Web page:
Beware the summer exuberance of a bear market rally
My first day back in the markets wasn’t, to be frank, exactly scintillating. Liquidity appears to be poor even by August standards, and I must keep reminding myself the rule is not to take market moves which occur during the dog days of summer too seriously.
And yet, in the nine trading sessions since July 25, Spanish two-year yields have fallen over 350bp from an intra-day high of 7.14% to close at 3.51% yesterday. Does this kind of move indicate things are good, merely better than they were or simply totally out of control?
What is perhaps most remarkable is that it is exactly one year ago, during the first weekend of August, that we had the most notable of Spanish bond rallies with self-same two-year opening on Friday, August 5 at 4.59% and closing on Monday, August 8 at 3.27%.
That means that, give or take and accounting for intraday volatility, Spanish two-years are, having traded in a range of 2.15% at the lows to 7.15% in the course of twelve months, pretty much where they were a year ago. Just to complete the picture, the 10-year Bonos rallied in that August 2011 move from around 6.25% to around 5% which is a very different kettle of ’orse to the 6.60%-ish area we are in now.
They say that a second marriage is the triumph of hope over experience. There must be something in this bond rally which points in the same direction as the market swings from “They can’t hold it together” to “There’s no way they can let it go”.
The noises coming out of the Troika in Athens point in that general direction as we simply have to acknowledge that, any which way, they will find an excuse to disburse the next tranche of the Greek rescue package. The last thing the global economy and global markets need right now is a hint of a possibility of Greece going to the wall. Its fiscal edifice might be in a persistent vegetative state, but nobody is ready to take the decision to switch off the life support systems. In a strange old way, the Spanish dilemma is possibly the best thing that could have happened to the Hellenes who are well aware that they remain the key stone to the survival of the eurozone.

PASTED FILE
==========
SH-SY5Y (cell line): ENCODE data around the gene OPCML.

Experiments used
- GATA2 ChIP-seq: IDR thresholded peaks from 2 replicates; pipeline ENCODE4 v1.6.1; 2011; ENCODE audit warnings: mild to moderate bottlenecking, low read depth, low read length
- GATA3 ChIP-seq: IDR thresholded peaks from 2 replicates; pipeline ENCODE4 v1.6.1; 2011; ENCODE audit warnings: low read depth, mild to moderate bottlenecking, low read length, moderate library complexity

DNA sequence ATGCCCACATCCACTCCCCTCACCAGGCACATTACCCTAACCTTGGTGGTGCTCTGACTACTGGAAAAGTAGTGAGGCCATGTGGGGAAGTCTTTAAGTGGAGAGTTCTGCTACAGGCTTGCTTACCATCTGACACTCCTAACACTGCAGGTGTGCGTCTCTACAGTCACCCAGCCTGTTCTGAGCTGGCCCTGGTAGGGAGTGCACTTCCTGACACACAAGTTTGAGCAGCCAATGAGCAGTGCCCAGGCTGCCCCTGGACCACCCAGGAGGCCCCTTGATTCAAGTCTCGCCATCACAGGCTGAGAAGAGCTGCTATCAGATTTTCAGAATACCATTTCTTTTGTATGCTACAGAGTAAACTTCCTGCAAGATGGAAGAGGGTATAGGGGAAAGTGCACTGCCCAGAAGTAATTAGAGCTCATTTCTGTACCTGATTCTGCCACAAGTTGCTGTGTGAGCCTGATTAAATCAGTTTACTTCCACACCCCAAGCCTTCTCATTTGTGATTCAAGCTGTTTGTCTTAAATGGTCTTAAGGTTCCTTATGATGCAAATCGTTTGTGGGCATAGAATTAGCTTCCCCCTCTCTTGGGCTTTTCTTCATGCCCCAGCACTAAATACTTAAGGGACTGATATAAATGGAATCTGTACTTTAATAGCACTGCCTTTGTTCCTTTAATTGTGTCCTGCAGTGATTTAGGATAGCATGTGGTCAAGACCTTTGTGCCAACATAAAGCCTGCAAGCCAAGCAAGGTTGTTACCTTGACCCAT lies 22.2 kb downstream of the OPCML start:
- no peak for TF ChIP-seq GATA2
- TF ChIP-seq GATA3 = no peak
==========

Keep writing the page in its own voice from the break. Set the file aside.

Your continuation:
There must be something in this bond rally which points in the same direction as the market swings from “They can’t hold it together” to “There’s no way they can let it go”
But is all this sufficient reason to rally peripheral markets out of sight? Well, if there is no reason to sell it, you might as well buy it. Equities are following bonds here – of that I have no doubt – and the IBEX put on 297.9 points yesterday alone which represented at 4.41% rally. It, too, has been on the move since Draghi’s Churchillian moment and has recovered more than 18% from its July 24 low.
However – there’s always a however - investors and traders alike should not forget the most basic of rules, one of which is that there is nothing as fierce and also nothing as dangerous as a bear market rally.
Portfolio managers get paid to buy stuff, not to hold cash. When bear markets rally, they find it very hard not to jump on board for the risk of not owning stock when a market might, just might, be turning is greater than their job is worth. Being long in a sell-off is bad luck; being short in a rally is unforgivable.
Being long in a sell-off is bad luck; being short in a rally is unforgivable
We are now in August; no serious strategic decisions are going to be taken anywhere and therefore the easiest is just to follow the market in which ever direction it might happen to be going. Personally, I still believe that we are a long way from the much-vaunted terminal bond market crash which equity geeks are calling for – and have been for the past three years, if it comes to that.
Nevertheless, the VIX index of S&P volatility is still below 16 and hence just over 1-1/2 points north of the post-Lehman low. The US markets might be ploughing a slightly different furrow to the European ones but they still lead the way when it comes to overall direction. US bonds and US equities continue to tell different stories so there is no reason why European ones should not be doing the same.
Meanwhile, poor old Standard Chartered finds itself on the rack. Having avoided the credit crash, the mortgage fiasco and more recently the Libor scandal, it has been held up as best in class. Now the US authorities have thrown money laundering at it – and on a grand scale. I would be foolish to comment on its guilt or innocence, but I am beginning to quietly wonder whether the Federal Office of Management and Budget might not have introduced a column on the income side which is called “Fines from Foreign Companies, mainly British”.
Having had his “boot on the neck of British Petroleum”, the President has also garnered cash from Barclays and GlaxoSmithKline, is about to collect from HSBC and now is after StanChart. Now that’s what I call a painless way to deal with a deficit! Athens, Madrid, are you listening?